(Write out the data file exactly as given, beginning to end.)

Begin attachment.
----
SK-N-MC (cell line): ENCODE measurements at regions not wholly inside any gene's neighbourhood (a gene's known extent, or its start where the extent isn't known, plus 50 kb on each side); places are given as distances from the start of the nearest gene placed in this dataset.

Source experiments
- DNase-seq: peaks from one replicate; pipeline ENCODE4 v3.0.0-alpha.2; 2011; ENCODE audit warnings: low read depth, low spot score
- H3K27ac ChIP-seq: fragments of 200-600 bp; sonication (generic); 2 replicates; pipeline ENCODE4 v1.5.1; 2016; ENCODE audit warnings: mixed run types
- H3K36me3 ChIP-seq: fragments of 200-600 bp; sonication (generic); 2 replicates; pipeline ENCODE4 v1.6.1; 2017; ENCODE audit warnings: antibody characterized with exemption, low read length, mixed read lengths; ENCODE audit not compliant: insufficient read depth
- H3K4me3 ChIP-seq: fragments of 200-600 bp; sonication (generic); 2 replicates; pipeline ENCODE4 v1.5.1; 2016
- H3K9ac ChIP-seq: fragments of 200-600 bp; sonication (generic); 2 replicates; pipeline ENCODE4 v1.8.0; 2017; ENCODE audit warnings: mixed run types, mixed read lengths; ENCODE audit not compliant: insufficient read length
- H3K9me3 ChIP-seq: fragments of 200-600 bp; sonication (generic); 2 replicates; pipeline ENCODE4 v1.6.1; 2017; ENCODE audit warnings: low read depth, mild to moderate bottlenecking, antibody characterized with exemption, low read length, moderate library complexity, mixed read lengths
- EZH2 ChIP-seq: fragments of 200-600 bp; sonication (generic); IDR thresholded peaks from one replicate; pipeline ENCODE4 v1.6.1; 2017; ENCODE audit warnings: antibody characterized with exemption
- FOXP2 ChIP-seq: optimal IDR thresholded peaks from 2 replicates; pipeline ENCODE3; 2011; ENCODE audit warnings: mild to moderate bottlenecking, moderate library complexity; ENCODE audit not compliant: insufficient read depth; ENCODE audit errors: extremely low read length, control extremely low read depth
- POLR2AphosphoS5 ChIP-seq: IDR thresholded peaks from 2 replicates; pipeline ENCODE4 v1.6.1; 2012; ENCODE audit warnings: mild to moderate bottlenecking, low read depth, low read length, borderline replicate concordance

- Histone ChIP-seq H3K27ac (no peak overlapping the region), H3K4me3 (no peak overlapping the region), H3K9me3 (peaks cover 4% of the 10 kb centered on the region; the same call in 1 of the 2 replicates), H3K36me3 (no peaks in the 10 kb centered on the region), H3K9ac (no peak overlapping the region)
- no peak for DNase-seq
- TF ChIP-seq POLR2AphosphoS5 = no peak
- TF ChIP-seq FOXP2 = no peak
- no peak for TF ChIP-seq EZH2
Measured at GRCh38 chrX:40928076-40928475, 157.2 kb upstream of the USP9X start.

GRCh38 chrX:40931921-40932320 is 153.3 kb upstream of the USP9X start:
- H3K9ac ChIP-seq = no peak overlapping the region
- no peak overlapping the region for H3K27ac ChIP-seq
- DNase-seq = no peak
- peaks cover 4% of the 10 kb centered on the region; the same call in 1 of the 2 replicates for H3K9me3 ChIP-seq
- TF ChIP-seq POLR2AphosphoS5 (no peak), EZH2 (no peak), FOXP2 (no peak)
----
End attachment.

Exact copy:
SK-N-MC (cell line): ENCODE measurements at regions not wholly inside any gene's neighbourhood (a gene's known extent, or its start where the extent isn't known, plus 50 kb on each side); places are given as distances from the start of the nearest gene placed in this dataset.

Source experiments
- DNase-seq: peaks from one replicate; pipeline ENCODE4 v3.0.0-alpha.2; 2011; ENCODE audit warnings: low read depth, low spot score
- H3K27ac ChIP-seq: fragments of 200-600 bp; sonication (generic); 2 replicates; pipeline ENCODE4 v1.5.1; 2016; ENCODE audit warnings: mixed run types
- H3K36me3 ChIP-seq: fragments of 200-600 bp; sonication (generic); 2 replicates; pipeline ENCODE4 v1.6.1; 2017; ENCODE audit warnings: antibody characterized with exemption, low read length, mixed read lengths; ENCODE audit not compliant: insufficient read depth
- H3K4me3 ChIP-seq: fragments of 200-600 bp; sonication (generic); 2 replicates; pipeline ENCODE4 v1.5.1; 2016
- H3K9ac ChIP-seq: fragments of 200-600 bp; sonication (generic); 2 replicates; pipeline ENCODE4 v1.8.0; 2017; ENCODE audit warnings: mixed run types, mixed read lengths; ENCODE audit not compliant: insufficient read length
- H3K9me3 ChIP-seq: fragments of 200-600 bp; sonication (generic); 2 replicates; pipeline ENCODE4 v1.6.1; 2017; ENCODE audit warnings: low read depth, mild to moderate bottlenecking, antibody characterized with exemption, low read length, moderate library complexity, mixed read lengths
- EZH2 ChIP-seq: fragments of 200-600 bp; sonication (generic); IDR thresholded peaks from one replicate; pipeline ENCODE4 v1.6.1; 2017; ENCODE audit warnings: antibody characterized with exemption
- FOXP2 ChIP-seq: optimal IDR thresholded peaks from 2 replicates; pipeline ENCODE3; 2011; ENCODE audit warnings: mild to moderate bottlenecking, moderate library complexity; ENCODE audit not compliant: insufficient read depth; ENCODE audit errors: extremely low read length, control extremely low read depth
- POLR2AphosphoS5 ChIP-seq: IDR thresholded peaks from 2 replicates; pipeline ENCODE4 v1.6.1; 2012; ENCODE audit warnings: mild to moderate bottlenecking, low read depth, low read length, borderline replicate concordance

- Histone ChIP-seq H3K27ac (no peak overlapping the region), H3K4me3 (no peak overlapping the region), H3K9me3 (peaks cover 4% of the 10 kb centered on the region; the same call in 1 of the 2 replicates), H3K36me3 (no peaks in the 10 kb centered on the region), H3K9ac (no peak overlapping the region)
- no peak for DNase-seq
- TF ChIP-seq POLR2AphosphoS5 = no peak
- TF ChIP-seq FOXP2 = no peak
- no peak for TF ChIP-seq EZH2
Measured at GRCh38 chrX:40928076-40928475, 157.2 kb upstream of the USP9X start.

GRCh38 chrX:40931921-40932320 is 153.3 kb upstream of the USP9X start:
- H3K9ac ChIP-seq = no peak overlapping the region
- no peak overlapping the region for H3K27ac ChIP-seq
- DNase-seq = no peak
- peaks cover 4% of the 10 kb centered on the region; the same call in 1 of the 2 replicates for H3K9me3 ChIP-seq
- TF ChIP-seq POLR2AphosphoS5 (no peak), EZH2 (no peak), FOXP2 (no peak)